New moms who work outside of the home will likely find that they need to start looking into hiring a nanny while they're still on maternity leave. There are several advantages to choosing a nanny over daycare, but the idea of hiring a nanny may also bring with it a great deal of anxiety and concern. Hiring a nanny does not need to be traumatic, however, and in fact can mean expanding one's family to include a loving caregiver for a new baby.
One of the most common fears a new mother is likely to have about a nanny is that this person they have brought into their home will "steal" or "harm" the baby in some way. While there have been notable high-profile cases of problematic caregivers in the past, the truth is that the overwhelming majority of nannies are kind, caring people who will treat their charges as if they were their own children.
Another fear is that the children will grow more attached to the nanny than to the mother herself. While it is true that a nanny may spend more time with the child than the mother, she will never take the mother's place. In fact, it is a sign of a good nanny if the children come to care for her greatly -- the alternative, a nanny that the children do not like at all, is hardly ideal.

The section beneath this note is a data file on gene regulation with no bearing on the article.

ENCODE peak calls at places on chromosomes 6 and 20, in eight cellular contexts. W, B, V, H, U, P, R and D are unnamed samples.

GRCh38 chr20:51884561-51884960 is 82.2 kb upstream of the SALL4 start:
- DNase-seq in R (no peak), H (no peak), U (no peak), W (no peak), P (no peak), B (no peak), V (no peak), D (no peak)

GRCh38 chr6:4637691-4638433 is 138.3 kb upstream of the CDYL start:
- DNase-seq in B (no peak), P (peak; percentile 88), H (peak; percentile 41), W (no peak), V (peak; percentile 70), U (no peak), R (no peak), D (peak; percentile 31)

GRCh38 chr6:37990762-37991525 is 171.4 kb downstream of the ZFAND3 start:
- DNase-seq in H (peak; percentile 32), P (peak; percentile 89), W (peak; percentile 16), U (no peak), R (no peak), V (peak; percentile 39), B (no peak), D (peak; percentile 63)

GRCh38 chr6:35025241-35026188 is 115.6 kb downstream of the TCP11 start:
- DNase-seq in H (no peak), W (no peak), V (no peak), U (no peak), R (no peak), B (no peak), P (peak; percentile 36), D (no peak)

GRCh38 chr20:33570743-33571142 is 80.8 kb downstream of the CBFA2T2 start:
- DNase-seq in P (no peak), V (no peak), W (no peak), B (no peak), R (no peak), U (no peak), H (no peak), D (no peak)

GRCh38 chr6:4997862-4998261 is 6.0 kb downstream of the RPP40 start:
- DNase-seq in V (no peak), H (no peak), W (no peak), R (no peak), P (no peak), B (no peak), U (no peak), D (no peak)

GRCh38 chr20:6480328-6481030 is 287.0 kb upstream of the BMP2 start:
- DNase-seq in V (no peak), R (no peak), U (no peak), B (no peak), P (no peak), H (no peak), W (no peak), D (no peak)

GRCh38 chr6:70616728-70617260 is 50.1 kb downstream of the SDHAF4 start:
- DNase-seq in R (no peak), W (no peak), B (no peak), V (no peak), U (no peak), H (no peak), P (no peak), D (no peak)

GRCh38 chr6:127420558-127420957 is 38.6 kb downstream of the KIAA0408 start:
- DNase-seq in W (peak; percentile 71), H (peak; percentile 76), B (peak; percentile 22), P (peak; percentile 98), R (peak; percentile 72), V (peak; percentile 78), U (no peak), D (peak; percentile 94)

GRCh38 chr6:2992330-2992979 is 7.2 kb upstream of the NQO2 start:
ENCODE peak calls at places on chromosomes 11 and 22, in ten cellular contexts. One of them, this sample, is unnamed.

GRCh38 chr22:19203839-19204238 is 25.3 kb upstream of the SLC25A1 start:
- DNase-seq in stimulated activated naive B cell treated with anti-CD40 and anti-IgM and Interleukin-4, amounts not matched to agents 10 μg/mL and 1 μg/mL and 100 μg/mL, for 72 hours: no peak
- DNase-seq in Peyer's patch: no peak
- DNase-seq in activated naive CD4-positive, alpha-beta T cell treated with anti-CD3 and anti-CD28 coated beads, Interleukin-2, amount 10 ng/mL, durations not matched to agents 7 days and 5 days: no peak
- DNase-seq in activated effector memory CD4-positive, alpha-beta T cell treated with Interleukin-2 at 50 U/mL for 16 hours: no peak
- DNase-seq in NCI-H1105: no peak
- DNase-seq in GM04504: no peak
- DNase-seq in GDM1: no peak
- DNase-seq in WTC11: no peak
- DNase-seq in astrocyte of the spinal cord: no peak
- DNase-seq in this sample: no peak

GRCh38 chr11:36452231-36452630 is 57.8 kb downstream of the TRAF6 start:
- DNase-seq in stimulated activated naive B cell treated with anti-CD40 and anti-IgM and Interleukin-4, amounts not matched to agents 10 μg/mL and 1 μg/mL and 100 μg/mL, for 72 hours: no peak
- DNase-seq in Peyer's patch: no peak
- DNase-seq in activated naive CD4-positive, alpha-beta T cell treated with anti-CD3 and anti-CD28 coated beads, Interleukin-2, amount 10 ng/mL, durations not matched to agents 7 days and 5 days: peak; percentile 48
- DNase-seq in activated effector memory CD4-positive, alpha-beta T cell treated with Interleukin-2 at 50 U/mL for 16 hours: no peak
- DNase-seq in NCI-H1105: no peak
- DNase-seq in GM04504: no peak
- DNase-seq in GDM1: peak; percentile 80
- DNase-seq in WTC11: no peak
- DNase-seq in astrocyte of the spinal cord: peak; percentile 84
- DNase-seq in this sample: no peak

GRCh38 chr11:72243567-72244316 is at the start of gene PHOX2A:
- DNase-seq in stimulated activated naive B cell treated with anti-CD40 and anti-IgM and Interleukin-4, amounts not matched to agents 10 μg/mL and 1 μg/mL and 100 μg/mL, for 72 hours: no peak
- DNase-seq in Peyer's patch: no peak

The best way to abate your fears is to make sure that all nannies are carefully screened throughout the hiring process. Whether you are going through a nanny agency, which will handle the screening for you, or you are investigating nannies on her own, this step is critical. Check references carefully. In most cases, a nanny's reference will be another mom, which may make you feel more comfortable asking questions.
When hiring a nanny for a newborn, look for a candidate that has worked with newborns or infants in the past. Nannies with experience with older children may be acceptable candidates, but hiring a nanny with more specific experience with a baby can be helpful. Nannies with newborn experience also are more likely to have the endless calm and patience that is required to get through many hours with a baby.
Once the pool of nannies has been narrowed down to a select few candidates, both parents should interview each nanny more than once. If possible, bring the baby to at least one interview to see how the nanny interacts with him or her.
Finally, before hiring any nanny, you should make sure she has the proper legal documentation as required by Federal I-9 guidelines. You can also request that any nannies you are considering provide documentation of a negative TB test (or take a test if she hasn't done so already) as well as any other medical tests or immunizations recommended by your family's doctor.